The colors of the crosswalk on North Lake Street at Community Field will be refreshed later this month and the asphalt in between the colors will be painted white to improve visibility, but the crosswalk is expected to be returned to its all-white color in the future. BZ photo

The North Lake Street crosswalk painted in the colors of the rainbow in a show of Litchfield’s welcoming of diversity is going to be a short-lived expression.

In the wake of concern raised about safety at the crosswalk, First Selectman Denise Raap on Tuesday told the Board of Selectmen that the crosswalk’s original white coloring would be returning in the near future.

“We will be reverting back to the original color,” Raap said.

Selectmen have given a group of residents permission to refresh the year-old colors this month. As part of the touchup, white paint will be applied to the bare asphalt strips in between the colored strips upon the advice of public works Director Raz Alexe, who said the white paint is designed to improve the visibility of crosswalks, especially at night. With improved visibility comes improved safety for pedestrians.

Alexe and Raap both said there are plenty of non-crosswalk asphalt areas in town where paint could be applied to show the town’s acceptance of diversity.

“We’ll encourage them to find another area where safety won’t be a concern,” Raap said.

Once the colors of the crosswalk fade, which should happen by fall, the crosswalk will be painted all white, according to the first selectman.

The crosswalk was the subject of a discussion by the town’s traffic safety community action group during its recent meeting. Some members of the group Raap established last fall in the wake of two accidents involving pedestrians and motor vehicles in the center of town said the crosswalk painted in colors is a safety issue that should be addressed by returning the crosswalk’s all-white color.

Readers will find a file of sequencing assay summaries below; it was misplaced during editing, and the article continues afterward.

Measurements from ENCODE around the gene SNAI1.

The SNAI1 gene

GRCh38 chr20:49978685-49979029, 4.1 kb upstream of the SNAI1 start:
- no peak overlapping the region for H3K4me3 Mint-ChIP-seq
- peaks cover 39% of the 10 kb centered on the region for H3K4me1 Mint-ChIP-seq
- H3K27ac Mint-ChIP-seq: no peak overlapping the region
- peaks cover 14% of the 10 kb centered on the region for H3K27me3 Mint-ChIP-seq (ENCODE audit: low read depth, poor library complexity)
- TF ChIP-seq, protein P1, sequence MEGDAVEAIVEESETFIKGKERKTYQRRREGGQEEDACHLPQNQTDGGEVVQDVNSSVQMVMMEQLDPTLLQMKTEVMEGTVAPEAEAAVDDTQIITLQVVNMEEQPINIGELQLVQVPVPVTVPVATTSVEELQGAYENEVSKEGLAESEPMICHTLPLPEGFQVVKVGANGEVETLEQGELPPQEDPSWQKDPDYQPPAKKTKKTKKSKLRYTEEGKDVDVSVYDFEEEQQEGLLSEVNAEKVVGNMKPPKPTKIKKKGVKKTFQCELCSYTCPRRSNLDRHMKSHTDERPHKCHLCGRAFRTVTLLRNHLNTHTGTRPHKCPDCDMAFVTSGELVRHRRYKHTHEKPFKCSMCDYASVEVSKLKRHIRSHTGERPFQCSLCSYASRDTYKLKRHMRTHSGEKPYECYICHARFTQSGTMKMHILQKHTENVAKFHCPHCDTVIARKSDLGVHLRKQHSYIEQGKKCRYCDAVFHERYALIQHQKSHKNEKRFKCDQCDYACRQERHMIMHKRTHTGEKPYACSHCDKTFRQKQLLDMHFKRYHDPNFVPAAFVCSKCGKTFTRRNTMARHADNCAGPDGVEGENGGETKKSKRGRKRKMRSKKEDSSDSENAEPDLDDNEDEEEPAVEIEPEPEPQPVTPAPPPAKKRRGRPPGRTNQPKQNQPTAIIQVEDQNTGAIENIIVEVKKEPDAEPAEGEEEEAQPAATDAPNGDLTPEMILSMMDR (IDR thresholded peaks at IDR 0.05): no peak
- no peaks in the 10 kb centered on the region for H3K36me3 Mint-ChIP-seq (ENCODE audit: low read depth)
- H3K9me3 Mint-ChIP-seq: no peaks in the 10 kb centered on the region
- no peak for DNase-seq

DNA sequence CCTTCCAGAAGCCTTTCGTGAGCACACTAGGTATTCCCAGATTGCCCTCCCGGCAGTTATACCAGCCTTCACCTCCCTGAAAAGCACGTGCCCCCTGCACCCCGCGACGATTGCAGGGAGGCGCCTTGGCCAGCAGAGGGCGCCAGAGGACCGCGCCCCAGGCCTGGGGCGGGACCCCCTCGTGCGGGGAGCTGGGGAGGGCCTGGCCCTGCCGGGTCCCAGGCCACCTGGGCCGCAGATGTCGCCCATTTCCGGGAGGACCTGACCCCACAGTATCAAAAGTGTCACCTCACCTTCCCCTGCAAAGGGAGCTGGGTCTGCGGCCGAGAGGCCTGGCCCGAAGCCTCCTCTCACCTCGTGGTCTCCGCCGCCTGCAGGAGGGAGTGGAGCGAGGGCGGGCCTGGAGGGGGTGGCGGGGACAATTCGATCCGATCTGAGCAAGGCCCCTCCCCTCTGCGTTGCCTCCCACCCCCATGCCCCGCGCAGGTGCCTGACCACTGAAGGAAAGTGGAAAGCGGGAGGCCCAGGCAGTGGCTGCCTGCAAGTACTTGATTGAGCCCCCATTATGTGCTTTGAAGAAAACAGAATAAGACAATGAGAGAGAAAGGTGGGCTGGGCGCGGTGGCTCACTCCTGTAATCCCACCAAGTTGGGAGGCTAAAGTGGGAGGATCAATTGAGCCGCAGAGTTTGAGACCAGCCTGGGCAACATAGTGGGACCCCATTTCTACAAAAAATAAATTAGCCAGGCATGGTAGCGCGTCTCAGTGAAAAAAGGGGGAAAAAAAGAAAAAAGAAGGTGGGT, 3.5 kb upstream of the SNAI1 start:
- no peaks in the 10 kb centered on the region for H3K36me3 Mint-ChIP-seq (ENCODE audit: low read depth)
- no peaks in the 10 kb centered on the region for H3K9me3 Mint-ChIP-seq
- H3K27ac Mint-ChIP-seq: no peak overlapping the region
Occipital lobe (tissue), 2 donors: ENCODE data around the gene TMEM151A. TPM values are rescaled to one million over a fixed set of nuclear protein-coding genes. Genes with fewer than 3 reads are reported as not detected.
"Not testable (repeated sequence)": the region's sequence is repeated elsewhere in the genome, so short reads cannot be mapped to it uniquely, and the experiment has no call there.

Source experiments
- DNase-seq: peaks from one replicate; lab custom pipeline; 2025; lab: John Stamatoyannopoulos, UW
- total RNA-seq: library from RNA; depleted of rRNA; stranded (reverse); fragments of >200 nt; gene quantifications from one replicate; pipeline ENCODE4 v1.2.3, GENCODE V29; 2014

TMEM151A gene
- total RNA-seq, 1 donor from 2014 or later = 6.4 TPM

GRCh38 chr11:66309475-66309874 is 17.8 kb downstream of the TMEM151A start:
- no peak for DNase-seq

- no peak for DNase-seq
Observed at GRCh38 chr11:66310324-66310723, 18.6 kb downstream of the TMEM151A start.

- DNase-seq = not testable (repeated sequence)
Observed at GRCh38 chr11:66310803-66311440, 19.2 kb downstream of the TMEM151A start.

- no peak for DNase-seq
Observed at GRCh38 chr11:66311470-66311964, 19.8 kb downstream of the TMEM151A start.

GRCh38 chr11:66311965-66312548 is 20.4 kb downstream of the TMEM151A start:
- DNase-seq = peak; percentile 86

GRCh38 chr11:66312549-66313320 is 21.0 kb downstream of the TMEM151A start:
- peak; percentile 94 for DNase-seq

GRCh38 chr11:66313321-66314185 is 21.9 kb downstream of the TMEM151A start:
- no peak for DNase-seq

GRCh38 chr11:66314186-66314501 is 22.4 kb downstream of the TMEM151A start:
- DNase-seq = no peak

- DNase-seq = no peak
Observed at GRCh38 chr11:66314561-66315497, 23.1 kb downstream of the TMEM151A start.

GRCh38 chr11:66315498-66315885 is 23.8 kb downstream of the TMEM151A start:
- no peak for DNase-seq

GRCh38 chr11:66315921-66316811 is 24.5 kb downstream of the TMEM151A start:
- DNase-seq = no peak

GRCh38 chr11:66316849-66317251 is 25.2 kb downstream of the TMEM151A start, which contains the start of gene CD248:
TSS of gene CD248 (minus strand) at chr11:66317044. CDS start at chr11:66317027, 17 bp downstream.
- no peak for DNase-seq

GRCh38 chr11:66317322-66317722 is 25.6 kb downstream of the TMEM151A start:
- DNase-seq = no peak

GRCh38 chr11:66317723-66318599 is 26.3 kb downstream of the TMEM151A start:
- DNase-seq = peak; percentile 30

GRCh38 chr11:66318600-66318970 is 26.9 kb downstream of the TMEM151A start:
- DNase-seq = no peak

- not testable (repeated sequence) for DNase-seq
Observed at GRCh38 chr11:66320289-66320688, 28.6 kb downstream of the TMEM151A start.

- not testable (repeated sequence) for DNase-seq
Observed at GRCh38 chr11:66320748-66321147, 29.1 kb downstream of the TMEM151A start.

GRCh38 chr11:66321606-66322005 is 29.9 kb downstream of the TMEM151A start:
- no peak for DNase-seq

In its current state, the crosswalk doesn’t meet safety standards and won’t even with white strips added to it, according to group member Edward Fabbri, a retired city of Torrington engineer. Fabbri and group member Dirk Patterson, the warden of the Borough of Litchfield, said an accident at the crosswalk would put the town in legal jeopardy.

The crosswalk is one of many in and near the center of town that the group is evaluating ahead of a road safety audit that will be funded by the state Department of Transportation. The DOT has approved the town’s application for the audit and will hire a consulting firm to do the work.

The goal of the audit is evaluate crosswalks and town roads, consider data that has been collected by volunteers, and use it all to develop a set of recommendations for improving pedestrian safety in town.